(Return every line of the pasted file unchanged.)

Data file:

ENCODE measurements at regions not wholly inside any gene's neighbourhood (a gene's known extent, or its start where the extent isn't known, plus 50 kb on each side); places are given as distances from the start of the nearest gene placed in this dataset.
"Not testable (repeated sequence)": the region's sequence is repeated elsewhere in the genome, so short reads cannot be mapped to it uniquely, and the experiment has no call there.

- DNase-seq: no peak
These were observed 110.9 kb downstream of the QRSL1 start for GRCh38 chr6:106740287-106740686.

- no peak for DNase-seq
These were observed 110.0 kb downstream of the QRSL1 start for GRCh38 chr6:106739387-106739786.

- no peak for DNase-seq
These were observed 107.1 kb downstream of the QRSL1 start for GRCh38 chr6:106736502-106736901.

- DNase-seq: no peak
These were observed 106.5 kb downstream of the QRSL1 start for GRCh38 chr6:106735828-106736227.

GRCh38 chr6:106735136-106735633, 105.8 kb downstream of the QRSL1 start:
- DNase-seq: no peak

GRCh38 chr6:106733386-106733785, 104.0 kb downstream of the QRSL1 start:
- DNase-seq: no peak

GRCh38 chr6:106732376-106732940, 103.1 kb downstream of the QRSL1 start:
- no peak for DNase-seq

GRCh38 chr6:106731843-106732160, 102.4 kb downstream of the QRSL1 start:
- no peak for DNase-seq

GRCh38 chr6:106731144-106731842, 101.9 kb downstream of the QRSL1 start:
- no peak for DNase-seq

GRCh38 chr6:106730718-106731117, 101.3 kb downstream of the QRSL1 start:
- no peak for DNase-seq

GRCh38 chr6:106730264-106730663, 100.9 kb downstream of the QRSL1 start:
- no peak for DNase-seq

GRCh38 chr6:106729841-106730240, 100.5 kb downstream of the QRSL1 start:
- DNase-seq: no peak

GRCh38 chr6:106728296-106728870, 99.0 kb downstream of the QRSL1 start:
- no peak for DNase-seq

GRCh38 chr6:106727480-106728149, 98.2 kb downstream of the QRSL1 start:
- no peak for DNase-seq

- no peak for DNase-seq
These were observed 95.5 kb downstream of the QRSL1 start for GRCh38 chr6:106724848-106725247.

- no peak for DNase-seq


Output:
ENCODE measurements at regions not wholly inside any gene's neighbourhood (a gene's known extent, or its start where the extent isn't known, plus 50 kb on each side); places are given as distances from the start of the nearest gene placed in this dataset.
"Not testable (repeated sequence)": the region's sequence is repeated elsewhere in the genome, so short reads cannot be mapped to it uniquely, and the experiment has no call there.

- DNase-seq: no peak
These were observed 110.9 kb downstream of the QRSL1 start for GRCh38 chr6:106740287-106740686.

- no peak for DNase-seq
These were observed 110.0 kb downstream of the QRSL1 start for GRCh38 chr6:106739387-106739786.

- no peak for DNase-seq
These were observed 107.1 kb downstream of the QRSL1 start for GRCh38 chr6:106736502-106736901.

- DNase-seq: no peak
These were observed 106.5 kb downstream of the QRSL1 start for GRCh38 chr6:106735828-106736227.

GRCh38 chr6:106735136-106735633, 105.8 kb downstream of the QRSL1 start:
- DNase-seq: no peak

GRCh38 chr6:106733386-106733785, 104.0 kb downstream of the QRSL1 start:
- DNase-seq: no peak

GRCh38 chr6:106732376-106732940, 103.1 kb downstream of the QRSL1 start:
- no peak for DNase-seq

GRCh38 chr6:106731843-106732160, 102.4 kb downstream of the QRSL1 start:
- no peak for DNase-seq

GRCh38 chr6:106731144-106731842, 101.9 kb downstream of the QRSL1 start:
- no peak for DNase-seq

GRCh38 chr6:106730718-106731117, 101.3 kb downstream of the QRSL1 start:
- no peak for DNase-seq

GRCh38 chr6:106730264-106730663, 100.9 kb downstream of the QRSL1 start:
- no peak for DNase-seq

GRCh38 chr6:106729841-106730240, 100.5 kb downstream of the QRSL1 start:
- DNase-seq: no peak

GRCh38 chr6:106728296-106728870, 99.0 kb downstream of the QRSL1 start:
- no peak for DNase-seq

GRCh38 chr6:106727480-106728149, 98.2 kb downstream of the QRSL1 start:
- no peak for DNase-seq

- no peak for DNase-seq
These were observed 95.5 kb downstream of the QRSL1 start for GRCh38 chr6:106724848-106725247.

- no peak for DNase-seq